Effective Time Management 时间管理


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Timeline

2nd Nov - Research topics, select a topic and find good websites.
9th Nove - Plan
6th Nov - Work on Part 1
23rd Nov - Work on Part 1
30th Nov - Work on and finish Part 2
7th Dec - Work on and finish Part 1
14th Dec - Relax because everything is finished!

Seven Principles for setting Goals

Desire - I will create an excellent page that is helpful to others and looks good.
Written -
Plan to deal with resistance - Possible obstacles include - Computer problems, can't find good information and time management.
Deadline - see above (timeline)
Planning - I have the folloing good resources - students with IT skills and teachers.
Mental Picture - I want my site to look like a wikipedia page
Persistence - I will work hard during class time and, if needed, will spend extra time on my page at home.

SMART Goals

Specific - Well defined. Clear to anyone that has a basic knowledge of the project. YES
Measurable - Know if the goal is obtainable and how far away completion is. Know when it has been achieved. YES
Agreed Upon - Agreement with all the stakeholders what the goals should be. YES
Realistic - Within the availability of resources, knowledge and time. YES
Time Based - Enough time to achieve the goal. Not too much time, which can affect project performance. YES

Time management is an essential skill for successful study. It is a matter of choice how we use the time we have. We can either allow time to control our activities or we can make time work for us by establishing priorities and scheduling our work. Effective time management is about getting more done with your available time.

Life should be better than this!

Does this sound familar?

Do you feel overwhelmed by the sheer volume of different jobs you have to do each day?

Do you go to bed exhausted and get up still tired?

What would you give to be in control of your life?

To wake up each morning feeling calm and rested?
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TIME MANAGEMENT MATRIX

How to use time well~

  • Don't say you don't have enough time. You have the same number of hours per day as Leonardo da Vinci or Isaac Newton had and as the President of the United States or the General Secretary of the United Nations have.
  • Plan your day. Some things have to be done today - for example, attending a pre-arranged meeting or sending a birthday card.
  • Plan your week. Some things might need to be done sometime this week - for example, drafting a speech to be delivered next week or going to the gym.
  • Plan your month. Some things are best done monthly - for example, holding a departmental meeting or having a haircut or visiting the theatre.
  • Plan your year. Other things require a longer timescale - for example, when you are going to do your staff appraisals or take your annual leave or go abroad on holiday.
  • As far as possible, make your all objectives SMART - that is: Specific Measurable Achievable Resourced Timed

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  • Do the most important things first. This sounds so obvious. But most of us tend to do first the things that are easiest or most pleasant.
  • Stay focused. Once you have decided what are the most important things to do, stay with them, even when new (but still less important) things come along - as they inevitably will.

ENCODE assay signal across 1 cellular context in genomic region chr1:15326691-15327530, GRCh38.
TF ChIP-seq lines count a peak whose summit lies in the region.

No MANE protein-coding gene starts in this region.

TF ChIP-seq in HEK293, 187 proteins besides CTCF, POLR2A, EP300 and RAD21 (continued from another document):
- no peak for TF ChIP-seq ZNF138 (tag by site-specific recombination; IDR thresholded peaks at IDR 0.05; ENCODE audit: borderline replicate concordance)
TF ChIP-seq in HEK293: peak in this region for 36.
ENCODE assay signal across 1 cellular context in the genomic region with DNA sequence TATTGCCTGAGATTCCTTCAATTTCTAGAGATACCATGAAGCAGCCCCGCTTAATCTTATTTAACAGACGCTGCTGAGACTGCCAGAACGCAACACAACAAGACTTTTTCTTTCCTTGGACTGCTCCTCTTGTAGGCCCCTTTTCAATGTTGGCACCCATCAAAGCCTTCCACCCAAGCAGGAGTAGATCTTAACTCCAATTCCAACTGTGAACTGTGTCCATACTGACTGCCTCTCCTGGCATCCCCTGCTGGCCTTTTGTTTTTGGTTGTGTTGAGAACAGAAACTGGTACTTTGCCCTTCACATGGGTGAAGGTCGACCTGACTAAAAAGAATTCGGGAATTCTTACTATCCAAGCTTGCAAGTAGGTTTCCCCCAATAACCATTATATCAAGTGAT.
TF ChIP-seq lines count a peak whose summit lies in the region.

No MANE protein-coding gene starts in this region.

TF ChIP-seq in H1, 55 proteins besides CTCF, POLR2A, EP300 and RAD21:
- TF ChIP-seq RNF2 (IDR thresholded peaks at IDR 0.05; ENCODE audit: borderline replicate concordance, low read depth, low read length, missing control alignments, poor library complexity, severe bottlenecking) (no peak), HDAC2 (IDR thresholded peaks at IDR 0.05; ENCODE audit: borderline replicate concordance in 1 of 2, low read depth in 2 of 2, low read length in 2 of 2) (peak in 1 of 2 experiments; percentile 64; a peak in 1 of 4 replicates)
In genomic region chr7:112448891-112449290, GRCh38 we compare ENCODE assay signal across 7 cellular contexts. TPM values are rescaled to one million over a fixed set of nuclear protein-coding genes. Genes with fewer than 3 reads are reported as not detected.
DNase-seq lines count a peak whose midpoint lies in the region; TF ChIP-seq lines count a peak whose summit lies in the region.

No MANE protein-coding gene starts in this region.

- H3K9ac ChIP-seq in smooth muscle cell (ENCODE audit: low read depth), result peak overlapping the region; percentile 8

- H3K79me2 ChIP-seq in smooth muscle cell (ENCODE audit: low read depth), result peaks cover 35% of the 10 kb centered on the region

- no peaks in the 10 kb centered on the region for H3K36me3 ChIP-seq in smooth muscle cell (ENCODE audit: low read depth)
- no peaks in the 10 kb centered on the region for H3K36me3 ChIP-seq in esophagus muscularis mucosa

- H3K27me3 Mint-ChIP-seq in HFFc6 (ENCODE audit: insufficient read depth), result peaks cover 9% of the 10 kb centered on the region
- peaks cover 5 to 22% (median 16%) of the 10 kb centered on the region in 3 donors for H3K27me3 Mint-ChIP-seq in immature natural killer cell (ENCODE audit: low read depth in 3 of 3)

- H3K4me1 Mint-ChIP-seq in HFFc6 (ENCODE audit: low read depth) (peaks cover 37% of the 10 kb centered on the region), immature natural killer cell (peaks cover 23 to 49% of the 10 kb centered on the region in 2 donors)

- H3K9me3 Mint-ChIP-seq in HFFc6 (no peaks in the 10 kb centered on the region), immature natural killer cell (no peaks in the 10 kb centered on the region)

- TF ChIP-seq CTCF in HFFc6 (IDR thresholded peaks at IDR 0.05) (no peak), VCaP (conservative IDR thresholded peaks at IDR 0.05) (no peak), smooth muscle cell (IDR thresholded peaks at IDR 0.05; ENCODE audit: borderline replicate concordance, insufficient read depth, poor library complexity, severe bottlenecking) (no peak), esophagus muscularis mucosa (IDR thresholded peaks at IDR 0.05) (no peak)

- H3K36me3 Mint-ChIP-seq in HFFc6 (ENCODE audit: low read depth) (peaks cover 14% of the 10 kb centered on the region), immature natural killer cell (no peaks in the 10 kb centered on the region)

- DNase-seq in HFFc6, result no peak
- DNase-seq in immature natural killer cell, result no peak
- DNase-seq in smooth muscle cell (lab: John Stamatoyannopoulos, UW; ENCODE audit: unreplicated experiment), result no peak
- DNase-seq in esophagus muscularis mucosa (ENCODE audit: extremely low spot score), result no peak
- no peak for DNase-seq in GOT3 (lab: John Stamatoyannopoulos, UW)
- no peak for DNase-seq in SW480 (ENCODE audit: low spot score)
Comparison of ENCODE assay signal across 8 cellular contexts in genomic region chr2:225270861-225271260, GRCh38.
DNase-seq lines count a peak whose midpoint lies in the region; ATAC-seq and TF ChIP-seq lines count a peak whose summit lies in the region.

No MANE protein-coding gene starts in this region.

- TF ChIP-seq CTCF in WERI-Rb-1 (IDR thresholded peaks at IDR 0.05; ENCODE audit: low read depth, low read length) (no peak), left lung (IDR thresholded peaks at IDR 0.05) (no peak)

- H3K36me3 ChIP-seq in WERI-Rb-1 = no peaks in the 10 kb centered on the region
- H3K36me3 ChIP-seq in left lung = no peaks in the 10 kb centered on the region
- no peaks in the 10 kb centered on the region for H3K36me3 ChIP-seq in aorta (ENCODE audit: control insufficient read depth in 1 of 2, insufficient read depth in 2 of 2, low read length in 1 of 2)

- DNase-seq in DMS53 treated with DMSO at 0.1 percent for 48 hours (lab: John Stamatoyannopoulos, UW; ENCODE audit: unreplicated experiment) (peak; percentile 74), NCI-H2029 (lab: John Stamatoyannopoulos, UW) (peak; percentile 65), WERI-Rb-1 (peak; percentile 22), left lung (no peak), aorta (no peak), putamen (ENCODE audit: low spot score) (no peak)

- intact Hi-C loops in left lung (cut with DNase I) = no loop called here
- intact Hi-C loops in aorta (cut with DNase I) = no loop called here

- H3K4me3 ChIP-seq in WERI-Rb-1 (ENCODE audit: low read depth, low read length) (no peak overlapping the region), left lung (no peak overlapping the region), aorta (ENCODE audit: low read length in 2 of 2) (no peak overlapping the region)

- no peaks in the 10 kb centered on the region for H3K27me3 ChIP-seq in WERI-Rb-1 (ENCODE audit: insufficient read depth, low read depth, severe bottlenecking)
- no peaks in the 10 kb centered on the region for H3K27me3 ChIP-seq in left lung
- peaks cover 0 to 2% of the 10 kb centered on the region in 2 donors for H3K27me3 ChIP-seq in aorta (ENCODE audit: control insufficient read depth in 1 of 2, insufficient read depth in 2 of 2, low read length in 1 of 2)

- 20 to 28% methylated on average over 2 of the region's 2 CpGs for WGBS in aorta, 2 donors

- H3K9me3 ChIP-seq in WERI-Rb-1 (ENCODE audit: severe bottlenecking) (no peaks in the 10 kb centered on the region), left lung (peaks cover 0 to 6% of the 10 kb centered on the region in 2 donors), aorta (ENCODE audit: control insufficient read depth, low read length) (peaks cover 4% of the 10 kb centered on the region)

• Use lists. This helps you to remember what needs to be done and it's very satisfying to tick off the items as you complete them.
  • Don't worry if you don't get everything done. The only person who got everything done by Friday was Robinson Crusoe.
  • Approach every event you attend - a meeting, a conference, a reception, even a discussion - by asking yourself: "What do I want from this?". Make sure then that you endeavour to achieve the ojectives you have determined.
  • After every event you attend, determine what actions you need to take - maybe you promised someone an e-mail or you heard of a report that you should check out - and implement those actions straightwaway.
  • Allow time to read the agenda papers before a meeting. Focus then on what you want out of that meeting.
  • Before you leave the meeting, prepare a list of your action points arising from the meeting. Implement them the same or the next day.
  • When you're going to a meeting outside the office, see if you can schedule it before or after a meeting in the same location or, if not, see if you can see someone before or after the meeting in or near that location. This will maximise the use of your time and make the travelling worth it.
  • Study the executive summary in a report and look through the contents list and index of a book before you even think of spending the time to read the whole thing.
  • Every time you produce a major piece of work, think about how you can reuse it. A briefing paper can be the basis of a speech; a speech can be summarized into an article; any of these can be turned into a 'page' on a Web site.
  • Work on several projects at once, regularly noting down ideas and sources and drafting paragraphs and sections. That way, when the project is complete, it will be all the richer for having spent longer thinking about it.
  • Always have some paper and a pen (or a personal digital assistant or lap top, if you're technically minded) with you, so that you can note down ideas or information.
  • Always have a mobile phone with you. It doesn't always have to be on, but it should be with you in case you want to contact someone or communicate an idea.